Tag Archives: neck

Instant Pain Relief!

There is a whole new area of pain relief being offered in the form of cold laser therapy.  The uses for this non-invasive therapy are rapidly growing:  the  laser can be successfully used for treatment of musculoskeletal pain, neck pain, back pain, extremity pain, post surgical pain.  Literally in one minute you can have pain relief, reduced inflammation and muscle spasms while accelerating recovery.

 

The cold laser, or low level laser, utilizes specific wavelengths of light to interact with tissue.  Non-thermal photons of light that are emitted from the laser pass through the skin layers (the dermis, epidermis, and the subcutaneous tissue or tissue fat under the skin). This thlight has the ability to penetrate 2 to 5 centimeters below the skin.

There are no unsafe side effects to the cold laser.  It can be used on humans and animals easily.

 

Rollkur and Its Effects on the Neck of the Horse

From Sustainable Dressage:

The shape of the neck is what is most visibly affected by riding the horse deep and rolled in since it is used as a tool for bending up the heavy back and/or off-setting the horse’s balance. The neck is very agile and most horses can bite their own chest, flank or rump if they make an effort. The vertebrae in the neck do not have the spinous processes that do those of the chest and back. and they work a bit like a chain, being very mobile in most directions. The muscles attach directly onto the vertebral bodies.

The spinal column of the neck does not follow the contour of the neck as seen from the outside. Rather, it is S-shaped inside the flesh of the neck. At the base of the neck the column comes out quite low. Then the spine bends upwards to be located near the top of the neck at the poll. It is natural for the horse to have this curvature of the spine of the neck, and though the curvature varies slightly from horse to horse it is basically the same. It can, however be changed through training or lack thereof.

Generally you can say that a horse showing a lot of underneck has a lower set base of the neck, spine-wise. It usually also has generous muscle bulk on the underside, but the two go hand in hand. If the horse has weak muscles supporting the base of the neck from above, it sags. The muscles from withers to poll take over, and the under neck stabilizes and stops the bulging bottom from protruding too much.

The greater bow of the S-curve at the bottom makes the neck shorten. In dressage there is much attention paid to the “arching” of the neck. But this is not an arch that one would want to increase, rather the opposite. The vertebral column of the neck should rather straighten than curve – the telescoping neck. It is the outside of the neck that arches in appearance. The bottom curve of the vertebral column lifts and straightens, the top part stays about the same, and between the very top vertebra and the skull, full relaxation of the muscles lets the head fall into place. The muscles around and in front of the withers help lifting the base of the neck, while they in their turn are aided by an active back.

In this way the shape of the neck is a good indication of how well the horse uses his back. The aim is to have the horse do this “topline stretch” both over the back and over the neck.

If you want to teach a horse to lift the base of the neck, straighten the vertebral column, lift the back and so on, the easiest and most productive way to do this is to ride the horse with a tendency for forward-down-out movement of the head and neck originating in stepping actively under with the hindlegs.

Now, I wrote tendency. It does not mean that the young horse should be ridden with his nose at the ground grubbing like a hog. No, a tendency for forward-down-out. The horse shall seek to stretch out but not actually do so. Rather contact the bit and stay there. The mere tendency makes this mechanism of lifting the base of the neck work. To begin with, there’s little, but the stronger and more well trained the horse gets, the better the effect. The topline muscles of the neck work at their medium length, and the muscles at the underside are disengaged. The head falls relaxed from the 1st vertebra and needs no fixing by muscles, but simply hangs by it’s own weight.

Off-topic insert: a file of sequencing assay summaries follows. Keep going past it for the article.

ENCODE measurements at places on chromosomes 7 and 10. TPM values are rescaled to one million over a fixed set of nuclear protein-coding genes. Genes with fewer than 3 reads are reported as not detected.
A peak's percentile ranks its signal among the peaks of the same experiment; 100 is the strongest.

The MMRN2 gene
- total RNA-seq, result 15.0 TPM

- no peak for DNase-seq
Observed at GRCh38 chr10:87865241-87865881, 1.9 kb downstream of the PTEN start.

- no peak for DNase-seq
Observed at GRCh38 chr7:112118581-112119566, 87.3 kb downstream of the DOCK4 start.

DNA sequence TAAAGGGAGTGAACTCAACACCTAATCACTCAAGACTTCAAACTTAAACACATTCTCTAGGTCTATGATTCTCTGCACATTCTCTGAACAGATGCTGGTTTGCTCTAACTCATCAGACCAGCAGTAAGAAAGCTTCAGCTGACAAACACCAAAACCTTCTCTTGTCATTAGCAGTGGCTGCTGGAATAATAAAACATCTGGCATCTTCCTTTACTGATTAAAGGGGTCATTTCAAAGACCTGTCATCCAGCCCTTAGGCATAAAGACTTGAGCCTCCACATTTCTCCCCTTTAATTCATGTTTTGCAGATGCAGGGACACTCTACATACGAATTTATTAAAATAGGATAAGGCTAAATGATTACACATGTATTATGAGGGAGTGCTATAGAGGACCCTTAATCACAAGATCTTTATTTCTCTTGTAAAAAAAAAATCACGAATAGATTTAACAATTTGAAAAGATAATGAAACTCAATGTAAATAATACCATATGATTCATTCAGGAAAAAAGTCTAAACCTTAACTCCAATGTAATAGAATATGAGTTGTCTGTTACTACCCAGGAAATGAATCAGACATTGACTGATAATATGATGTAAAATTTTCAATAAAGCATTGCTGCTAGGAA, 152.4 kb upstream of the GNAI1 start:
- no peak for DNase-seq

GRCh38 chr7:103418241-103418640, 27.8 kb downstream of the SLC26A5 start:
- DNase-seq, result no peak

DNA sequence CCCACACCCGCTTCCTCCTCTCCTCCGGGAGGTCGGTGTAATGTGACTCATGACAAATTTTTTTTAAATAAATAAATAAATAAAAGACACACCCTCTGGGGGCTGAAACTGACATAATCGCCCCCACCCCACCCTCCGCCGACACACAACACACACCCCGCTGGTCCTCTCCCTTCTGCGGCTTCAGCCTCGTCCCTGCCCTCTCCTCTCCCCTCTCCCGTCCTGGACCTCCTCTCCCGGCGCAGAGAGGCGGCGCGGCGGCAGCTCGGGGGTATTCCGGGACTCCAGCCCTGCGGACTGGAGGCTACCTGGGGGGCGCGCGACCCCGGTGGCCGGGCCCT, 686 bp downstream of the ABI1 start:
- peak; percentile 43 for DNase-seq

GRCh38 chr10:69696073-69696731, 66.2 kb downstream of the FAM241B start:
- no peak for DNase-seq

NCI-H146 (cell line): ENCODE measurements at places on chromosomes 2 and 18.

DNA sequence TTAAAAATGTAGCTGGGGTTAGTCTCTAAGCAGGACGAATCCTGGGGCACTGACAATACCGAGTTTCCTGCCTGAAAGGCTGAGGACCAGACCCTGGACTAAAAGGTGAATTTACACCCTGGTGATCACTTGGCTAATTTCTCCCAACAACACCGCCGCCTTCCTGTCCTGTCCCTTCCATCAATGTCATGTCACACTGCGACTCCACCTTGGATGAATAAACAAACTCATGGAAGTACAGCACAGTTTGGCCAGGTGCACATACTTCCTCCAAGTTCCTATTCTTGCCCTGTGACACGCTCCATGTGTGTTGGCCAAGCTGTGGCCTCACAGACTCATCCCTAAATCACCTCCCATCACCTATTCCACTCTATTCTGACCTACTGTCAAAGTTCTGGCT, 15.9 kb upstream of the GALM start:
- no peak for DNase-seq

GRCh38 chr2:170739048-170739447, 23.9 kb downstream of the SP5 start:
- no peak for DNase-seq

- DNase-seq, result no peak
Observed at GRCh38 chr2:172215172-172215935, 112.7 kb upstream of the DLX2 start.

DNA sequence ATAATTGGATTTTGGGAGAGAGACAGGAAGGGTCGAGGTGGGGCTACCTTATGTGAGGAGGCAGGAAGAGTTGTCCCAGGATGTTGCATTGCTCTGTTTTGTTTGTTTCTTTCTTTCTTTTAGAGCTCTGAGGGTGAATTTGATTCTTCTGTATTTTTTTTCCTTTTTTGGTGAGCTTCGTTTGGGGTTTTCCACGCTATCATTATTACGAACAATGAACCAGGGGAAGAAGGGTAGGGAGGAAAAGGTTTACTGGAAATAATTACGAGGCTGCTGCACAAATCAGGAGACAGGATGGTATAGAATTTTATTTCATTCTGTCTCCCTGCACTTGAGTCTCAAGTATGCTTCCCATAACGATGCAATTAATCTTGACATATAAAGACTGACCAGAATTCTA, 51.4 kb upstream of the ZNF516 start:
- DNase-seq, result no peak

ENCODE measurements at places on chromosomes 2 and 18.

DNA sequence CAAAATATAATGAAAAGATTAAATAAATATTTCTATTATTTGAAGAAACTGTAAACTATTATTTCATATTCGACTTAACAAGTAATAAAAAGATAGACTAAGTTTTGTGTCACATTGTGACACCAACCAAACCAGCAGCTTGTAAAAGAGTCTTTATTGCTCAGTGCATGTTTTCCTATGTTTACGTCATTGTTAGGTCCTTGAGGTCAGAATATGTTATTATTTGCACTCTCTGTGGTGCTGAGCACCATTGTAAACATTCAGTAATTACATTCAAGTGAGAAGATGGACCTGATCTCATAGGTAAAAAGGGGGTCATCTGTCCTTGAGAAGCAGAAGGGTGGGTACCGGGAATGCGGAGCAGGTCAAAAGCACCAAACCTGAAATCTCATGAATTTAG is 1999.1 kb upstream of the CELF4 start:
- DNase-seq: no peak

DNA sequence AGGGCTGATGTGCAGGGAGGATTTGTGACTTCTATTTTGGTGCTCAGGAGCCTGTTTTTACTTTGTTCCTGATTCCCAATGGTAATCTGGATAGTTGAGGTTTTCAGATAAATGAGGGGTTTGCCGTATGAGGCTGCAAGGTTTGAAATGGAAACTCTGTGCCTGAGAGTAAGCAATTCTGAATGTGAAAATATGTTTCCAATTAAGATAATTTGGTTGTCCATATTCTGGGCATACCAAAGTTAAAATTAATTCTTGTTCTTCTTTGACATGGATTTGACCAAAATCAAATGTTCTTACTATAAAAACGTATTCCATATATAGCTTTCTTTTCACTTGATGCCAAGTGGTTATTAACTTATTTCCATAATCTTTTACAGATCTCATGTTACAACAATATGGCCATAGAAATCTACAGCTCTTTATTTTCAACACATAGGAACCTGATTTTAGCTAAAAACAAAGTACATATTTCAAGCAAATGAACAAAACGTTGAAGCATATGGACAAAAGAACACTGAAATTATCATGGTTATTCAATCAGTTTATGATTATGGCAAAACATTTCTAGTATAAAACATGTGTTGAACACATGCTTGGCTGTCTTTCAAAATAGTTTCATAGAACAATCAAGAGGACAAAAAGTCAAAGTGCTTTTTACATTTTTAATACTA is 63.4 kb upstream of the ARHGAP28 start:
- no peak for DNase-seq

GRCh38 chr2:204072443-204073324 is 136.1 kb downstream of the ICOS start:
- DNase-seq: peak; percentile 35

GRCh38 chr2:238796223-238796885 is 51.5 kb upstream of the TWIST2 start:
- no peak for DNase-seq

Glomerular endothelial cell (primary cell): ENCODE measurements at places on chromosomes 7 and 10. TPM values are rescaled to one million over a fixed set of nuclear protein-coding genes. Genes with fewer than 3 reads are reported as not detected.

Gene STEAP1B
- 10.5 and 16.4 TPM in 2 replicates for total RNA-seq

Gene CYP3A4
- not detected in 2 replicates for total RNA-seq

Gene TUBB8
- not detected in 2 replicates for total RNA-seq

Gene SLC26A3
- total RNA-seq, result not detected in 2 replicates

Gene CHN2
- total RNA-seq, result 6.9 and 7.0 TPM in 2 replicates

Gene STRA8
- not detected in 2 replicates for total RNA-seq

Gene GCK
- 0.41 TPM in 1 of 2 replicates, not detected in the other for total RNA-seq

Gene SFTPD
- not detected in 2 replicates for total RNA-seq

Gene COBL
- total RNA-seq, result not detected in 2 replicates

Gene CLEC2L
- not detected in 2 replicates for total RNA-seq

In 2000, Dr Vet Horst Weiler concluded his studies on illnesses in and around the attachments of tendons and ligaments in horses. In his studies, he found that 80% of horses used for dressage and jumping had injuries around the attachment of the nuchal cord on the head. Horses used for hacking, trotters, ponies, coldbloods, had these injuries much less or not at all. The injuries consisted of bony build-up on the site of the insertion at the back of the skull, bony nodules inside the ligament, mineralization of the ligament, etc. These are all the result of excessive stress and inflammation, because the body tries to reinforce an area threatened by rupture.

In an article in Dutch magazine Bit in 2003 Het Knikje – Overbelasting van de nekpees, Weiler’s answer to the question of what causes the overloading comes as rather a shock for dressage riders – It occurs when the horse makes the highly sought flexion in the poll in dressage training. Overbending, riding deep and round, or with the chin almost on the chest or behind the perpendicular is the cause of the problems, according to him.

These particular types of injuries are caused by a pulling,  torquing, or twisting stress on the ligament insertions. Now, remember that all horses graze, and they do it with their noses “on the ground”. But non-dressage/jumper horses had normal x-rays and skulls. Those horses graze too, so just stretching the head down is apparently not harmful. The sheering action on the ligament probably happens as the riders impose extreme poll flexion, curl their horses noses into the chest, and work them there repeatedly, for lengthy periods of time, or pull hard while doing so.

rollkur2

 

Treat the Neck of the Horse With Care

Many people believe the vertebrae in a horses’ neck lie below the mane, but they are actually much lower: they sit just above the trachea, or airway of the horse.  Make sure your horse is in proper alignment through chiropractic treatments and deep tissue massage since any deviation in the neck will affect breathing. If the first two vertebrae ( the axis and the atlas) are out of alignment, you will not see a beautiful top line, since these vertebrae help shape the neck.